The upper limit of the NHL cap for next season is $81.5 million and the lower limit is $60.2 million. Theoretically, Andersen would be attractive for teams looking to hit the cap floor, but that doesn’t want to spend their own money to do so. However, although a cap floor exists, few teams seem in jeopardy of not reaching it. In 2019-20, no NHL team was close to the floor. According to Cap Friendly, the New Jersey Devils had the lowest cap hit in the NHL at $72,895,143, almost $13 million above that floor.
Andersen’s Attractiveness for a Rebuilding Team
Andersen would be a great pick up on a rebuilding team looking for an inexpensive goalie who might also become a trade-deadline asset as a rental. I have already mentioned the Ottawa Senators as a perfect landing spot for him, and they have prospects who could help the Maple Leafs. Furthermore, 2020-21 will not be the Senators’ season to make a run at the Stanley Cup. The team is trending upward, and a run might happen soon, but not next season.
Andersen is used to facing high-danger chances given up by a porous Maple Leafs defense, he’d be used to playing on a struggling team. The Senators’ goalie situation is up in the air with Anders Nilsson only possibly – perhaps not fully – recovered from concussion symptoms. Long-time stalwart goalie Craig Anderson’s contract is expiring. Marcus Hogberg was a rookie last season and could use some help. Finally, at the end of the 2020-21 season, Ottawa general manager Pierre Dorion could again make hay (as he did this season with Jean-Gabriel Pageau) if he traded Andersen as a rental to a team heading into the playoffs that needs a goalie.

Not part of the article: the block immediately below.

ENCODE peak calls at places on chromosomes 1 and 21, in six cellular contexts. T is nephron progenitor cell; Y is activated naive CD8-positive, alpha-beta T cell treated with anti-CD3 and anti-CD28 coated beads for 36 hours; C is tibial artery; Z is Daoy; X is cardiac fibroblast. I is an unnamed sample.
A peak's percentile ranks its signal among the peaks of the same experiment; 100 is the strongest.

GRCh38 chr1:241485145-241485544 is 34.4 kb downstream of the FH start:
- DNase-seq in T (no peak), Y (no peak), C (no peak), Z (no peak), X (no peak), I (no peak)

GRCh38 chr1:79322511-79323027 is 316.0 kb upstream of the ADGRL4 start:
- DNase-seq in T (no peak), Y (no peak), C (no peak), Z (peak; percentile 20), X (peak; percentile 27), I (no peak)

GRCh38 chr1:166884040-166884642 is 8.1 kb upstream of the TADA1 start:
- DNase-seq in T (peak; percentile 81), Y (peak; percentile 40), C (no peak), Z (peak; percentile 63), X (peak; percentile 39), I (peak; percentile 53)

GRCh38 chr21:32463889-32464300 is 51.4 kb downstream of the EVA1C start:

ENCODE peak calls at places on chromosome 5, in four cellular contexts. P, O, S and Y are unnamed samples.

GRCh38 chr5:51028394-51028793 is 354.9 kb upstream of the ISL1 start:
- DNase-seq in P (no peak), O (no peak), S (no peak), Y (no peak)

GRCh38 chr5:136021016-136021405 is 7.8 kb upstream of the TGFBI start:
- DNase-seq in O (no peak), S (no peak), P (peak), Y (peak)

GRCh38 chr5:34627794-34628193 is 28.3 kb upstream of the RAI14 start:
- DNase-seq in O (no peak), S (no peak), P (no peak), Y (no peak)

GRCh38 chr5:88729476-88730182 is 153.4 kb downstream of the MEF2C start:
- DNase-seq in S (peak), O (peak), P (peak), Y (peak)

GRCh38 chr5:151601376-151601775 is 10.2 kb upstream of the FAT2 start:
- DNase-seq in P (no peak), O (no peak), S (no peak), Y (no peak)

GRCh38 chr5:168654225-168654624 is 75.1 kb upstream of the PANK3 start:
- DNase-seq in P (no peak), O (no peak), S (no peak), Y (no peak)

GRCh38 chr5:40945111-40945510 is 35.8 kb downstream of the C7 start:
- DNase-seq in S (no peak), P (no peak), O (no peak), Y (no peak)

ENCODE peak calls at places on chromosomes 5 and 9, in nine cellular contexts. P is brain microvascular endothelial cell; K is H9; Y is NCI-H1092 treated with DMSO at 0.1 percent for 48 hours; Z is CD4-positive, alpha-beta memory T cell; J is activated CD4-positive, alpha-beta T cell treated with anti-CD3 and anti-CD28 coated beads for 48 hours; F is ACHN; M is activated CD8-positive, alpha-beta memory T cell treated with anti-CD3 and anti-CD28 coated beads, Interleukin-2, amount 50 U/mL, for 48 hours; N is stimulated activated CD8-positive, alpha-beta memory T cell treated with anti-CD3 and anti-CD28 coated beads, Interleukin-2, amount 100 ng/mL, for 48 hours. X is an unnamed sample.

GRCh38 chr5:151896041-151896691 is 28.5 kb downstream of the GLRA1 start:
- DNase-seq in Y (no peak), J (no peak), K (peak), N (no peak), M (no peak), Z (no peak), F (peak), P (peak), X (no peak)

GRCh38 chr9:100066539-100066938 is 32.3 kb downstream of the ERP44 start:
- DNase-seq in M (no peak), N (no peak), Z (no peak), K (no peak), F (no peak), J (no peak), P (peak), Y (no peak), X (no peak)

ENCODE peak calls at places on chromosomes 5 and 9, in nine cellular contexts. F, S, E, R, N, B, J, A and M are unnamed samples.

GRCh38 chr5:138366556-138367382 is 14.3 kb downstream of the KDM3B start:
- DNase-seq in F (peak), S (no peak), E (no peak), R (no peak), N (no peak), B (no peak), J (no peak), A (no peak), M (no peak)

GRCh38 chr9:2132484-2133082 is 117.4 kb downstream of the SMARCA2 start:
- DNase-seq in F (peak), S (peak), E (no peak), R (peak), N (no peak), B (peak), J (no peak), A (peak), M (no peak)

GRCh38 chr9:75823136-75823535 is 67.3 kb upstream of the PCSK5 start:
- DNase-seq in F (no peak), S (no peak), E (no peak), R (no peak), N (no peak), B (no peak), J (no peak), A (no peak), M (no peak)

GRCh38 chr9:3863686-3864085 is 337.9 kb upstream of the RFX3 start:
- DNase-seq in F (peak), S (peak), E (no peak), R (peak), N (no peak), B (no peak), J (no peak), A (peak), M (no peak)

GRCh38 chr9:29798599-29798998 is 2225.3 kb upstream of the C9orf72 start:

The Senators are not the only NHL team with salary-cap space ($7,180,631) for Andersen. During the 2019-20 season, the Colorado Avalanche had $5,329,123 in space; the Los Angeles Kings had $6,991,327 and the Devils had $8,604,857.
Of those teams, the Avalanche are the only ones ready for a Cup run, and they have goalie issues. Is anyone convinced that the trio of Philipp Grubauer, Pavel Francouz, and Michael Hutchinson couldn’t be improved? The same could be said for the LA Kings’ Jonathan Quick and Calvin Petersen. Finally, are the Devils willing to bet the team’s future on MacKenzie Blackwood and Cory Schneider?
Any of these teams might see Andersen as a viable option, if only for a season.
Will Andersen Be Traded?
With trades, the best course of action never seems completely clear. There’s always the risk that the Maple Leafs would trade a solid goalie without a dependable replacement. Is Jack Campbell ready? Or, is there another goalie that matches the team’s needs?
It’s also hard to know what Dubas is thinking. His bottom line might be that Andersen wouldn’t retain much trade value as he nears free agency. Given that likelihood, Andersen might be too valuable right now not to move him.
Smart money suggests Andersen is gone. If Johnston is correct, Andersen understands that already and is preparing for that eventuality.